The refined structure of DNA-free IntCB reveals a four-helix bundle architecture defined by the helices A–D (Fig. 1 ). The crystal-packing interactions involved the fringes of the helices, including the helix–turn–helix DNA-binding motifs constituted by helices A and B and by helices C and D, and occlude the space for DNA, which may also explain why DNA failed to cocrystallize. The arrangement of IntCB in the crystal is unlike the arrangement in the functionally important tetramer assembly (Biswas et al., 2005 ), suggesting that the interprotomer interactions observed in the tetrameric assembly were not critical for stabilizing the IntCB structure in the crystal.
The final structure of DNA-free IntCB resembles the DNA-bound structure (Aihara et al., 2003 ) with an average backbone r.m.s.d. of 0.6 Å (Fig. 2 a). Modest but noticeable structural differences between the two structures are observed in regions that are proximal to the DNA (Fig. 2 b). A sulfate ion bound to Arg152 that mimics the interactions of the residue with the phosphate backbone in the DNA-bound structure (Aihara et al., 2003 ) was observed in the structure, as well as 98 ordered water molecules. No electron density was observed for ten C-terminal residues (167–176) that form a part of the flexible linker region connecting IntCB to the C-terminal catalytic domain of lambda integrase (Aihara et al., 2003 ). Electron densities were also lacking for some of the surface-exposed side chains, particularly those of Lys93, Lys95 and Arg109 that interact with the phosphate backbone, suggesting disorder in the absence of DNA. However, the side chain of Asn99, which makes a base-specific contact with DNA (Aihara et al., 2003 ), is ordered and is observed to interact with the side chain of Lys103. Similarly, interaction with the sulfate ion and crystal-packing interactions appeared to have contributed to the ordering of the side chains of Arg152 and residues 116–120, respectively.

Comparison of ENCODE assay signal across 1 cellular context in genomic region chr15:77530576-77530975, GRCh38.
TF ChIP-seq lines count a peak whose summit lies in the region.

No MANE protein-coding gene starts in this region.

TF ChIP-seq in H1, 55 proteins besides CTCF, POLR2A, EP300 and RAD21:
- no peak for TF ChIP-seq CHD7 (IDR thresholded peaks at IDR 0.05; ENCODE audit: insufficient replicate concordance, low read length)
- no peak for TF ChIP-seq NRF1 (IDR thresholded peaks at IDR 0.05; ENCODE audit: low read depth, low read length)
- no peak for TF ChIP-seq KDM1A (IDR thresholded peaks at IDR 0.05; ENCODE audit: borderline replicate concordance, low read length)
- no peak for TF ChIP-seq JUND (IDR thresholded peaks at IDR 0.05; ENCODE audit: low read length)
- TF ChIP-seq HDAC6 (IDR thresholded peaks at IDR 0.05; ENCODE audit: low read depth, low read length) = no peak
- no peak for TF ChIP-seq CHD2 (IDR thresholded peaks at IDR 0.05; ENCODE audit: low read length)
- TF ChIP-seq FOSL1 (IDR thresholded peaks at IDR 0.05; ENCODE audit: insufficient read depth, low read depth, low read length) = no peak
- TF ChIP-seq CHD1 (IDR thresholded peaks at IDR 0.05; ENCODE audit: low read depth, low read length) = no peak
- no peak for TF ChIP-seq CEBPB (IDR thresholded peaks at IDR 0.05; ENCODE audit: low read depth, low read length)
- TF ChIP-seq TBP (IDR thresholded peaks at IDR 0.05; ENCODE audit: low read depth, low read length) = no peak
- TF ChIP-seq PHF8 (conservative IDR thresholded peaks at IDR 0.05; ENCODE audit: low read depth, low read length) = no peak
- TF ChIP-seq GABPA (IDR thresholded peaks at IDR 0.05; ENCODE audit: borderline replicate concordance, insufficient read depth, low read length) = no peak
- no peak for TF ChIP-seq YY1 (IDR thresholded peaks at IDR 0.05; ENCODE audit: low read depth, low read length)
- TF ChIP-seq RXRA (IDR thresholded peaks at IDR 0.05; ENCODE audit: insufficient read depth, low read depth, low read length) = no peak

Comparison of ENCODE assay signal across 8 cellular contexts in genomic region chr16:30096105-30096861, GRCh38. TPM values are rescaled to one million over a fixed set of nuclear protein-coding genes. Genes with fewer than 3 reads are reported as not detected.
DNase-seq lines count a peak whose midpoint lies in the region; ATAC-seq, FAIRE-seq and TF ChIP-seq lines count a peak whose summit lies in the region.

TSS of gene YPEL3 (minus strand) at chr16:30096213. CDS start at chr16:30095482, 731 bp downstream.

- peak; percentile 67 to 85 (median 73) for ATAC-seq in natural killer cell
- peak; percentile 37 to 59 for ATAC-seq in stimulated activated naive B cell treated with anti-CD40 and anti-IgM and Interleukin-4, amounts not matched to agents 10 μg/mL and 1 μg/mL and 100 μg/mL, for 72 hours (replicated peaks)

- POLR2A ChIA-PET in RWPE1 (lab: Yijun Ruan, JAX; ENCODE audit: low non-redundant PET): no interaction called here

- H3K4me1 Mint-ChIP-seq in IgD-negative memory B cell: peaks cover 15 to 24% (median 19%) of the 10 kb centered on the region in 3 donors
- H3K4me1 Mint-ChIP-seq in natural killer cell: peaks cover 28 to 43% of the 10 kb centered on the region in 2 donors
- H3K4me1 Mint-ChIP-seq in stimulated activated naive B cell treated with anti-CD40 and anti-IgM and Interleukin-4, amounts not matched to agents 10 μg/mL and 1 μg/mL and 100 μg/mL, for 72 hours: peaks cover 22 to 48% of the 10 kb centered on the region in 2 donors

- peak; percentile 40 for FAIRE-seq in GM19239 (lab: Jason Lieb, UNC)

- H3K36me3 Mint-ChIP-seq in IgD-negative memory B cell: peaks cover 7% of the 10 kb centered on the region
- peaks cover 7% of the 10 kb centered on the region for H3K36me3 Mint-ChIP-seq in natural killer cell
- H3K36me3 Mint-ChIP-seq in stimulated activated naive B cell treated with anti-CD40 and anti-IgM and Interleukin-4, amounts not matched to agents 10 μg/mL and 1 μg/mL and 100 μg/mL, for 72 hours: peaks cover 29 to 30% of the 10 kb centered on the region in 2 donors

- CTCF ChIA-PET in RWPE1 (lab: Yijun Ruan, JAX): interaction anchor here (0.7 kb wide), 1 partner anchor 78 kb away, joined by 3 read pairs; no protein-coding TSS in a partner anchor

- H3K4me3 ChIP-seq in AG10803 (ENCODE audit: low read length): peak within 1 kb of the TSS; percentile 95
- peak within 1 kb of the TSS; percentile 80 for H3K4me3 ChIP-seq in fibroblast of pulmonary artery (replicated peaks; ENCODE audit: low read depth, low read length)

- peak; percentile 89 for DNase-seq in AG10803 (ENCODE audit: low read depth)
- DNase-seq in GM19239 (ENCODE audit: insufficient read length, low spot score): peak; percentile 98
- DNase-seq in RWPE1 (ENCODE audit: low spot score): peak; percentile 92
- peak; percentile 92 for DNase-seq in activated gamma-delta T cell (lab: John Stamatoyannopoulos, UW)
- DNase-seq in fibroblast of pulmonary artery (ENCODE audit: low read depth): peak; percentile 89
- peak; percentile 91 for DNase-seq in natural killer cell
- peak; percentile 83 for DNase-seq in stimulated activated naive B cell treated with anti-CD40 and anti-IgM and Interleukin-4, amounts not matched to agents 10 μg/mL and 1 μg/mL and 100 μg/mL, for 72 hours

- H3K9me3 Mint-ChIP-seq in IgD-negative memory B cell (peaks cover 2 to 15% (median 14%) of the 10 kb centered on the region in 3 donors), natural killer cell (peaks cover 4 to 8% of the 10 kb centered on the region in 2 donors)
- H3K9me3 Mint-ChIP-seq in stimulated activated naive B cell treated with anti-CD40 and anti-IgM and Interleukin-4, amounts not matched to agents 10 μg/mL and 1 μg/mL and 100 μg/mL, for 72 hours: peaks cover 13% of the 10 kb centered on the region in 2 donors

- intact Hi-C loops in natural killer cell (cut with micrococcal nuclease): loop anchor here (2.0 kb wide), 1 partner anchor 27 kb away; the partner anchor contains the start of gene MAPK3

In summary, we report the crystal structure of the core-binding domain of the prototypical site-specific DNA recombinase in the absence of DNA. Although the protein is not well folded in solution, by including a DNA ligand in the crystallizing solution high-quality protein-only crystals were observed. Overall, the structure of the free protein resembles the DNA-bound structure, but with subtle differences in the backbone and side chains of residues involved in DNA binding.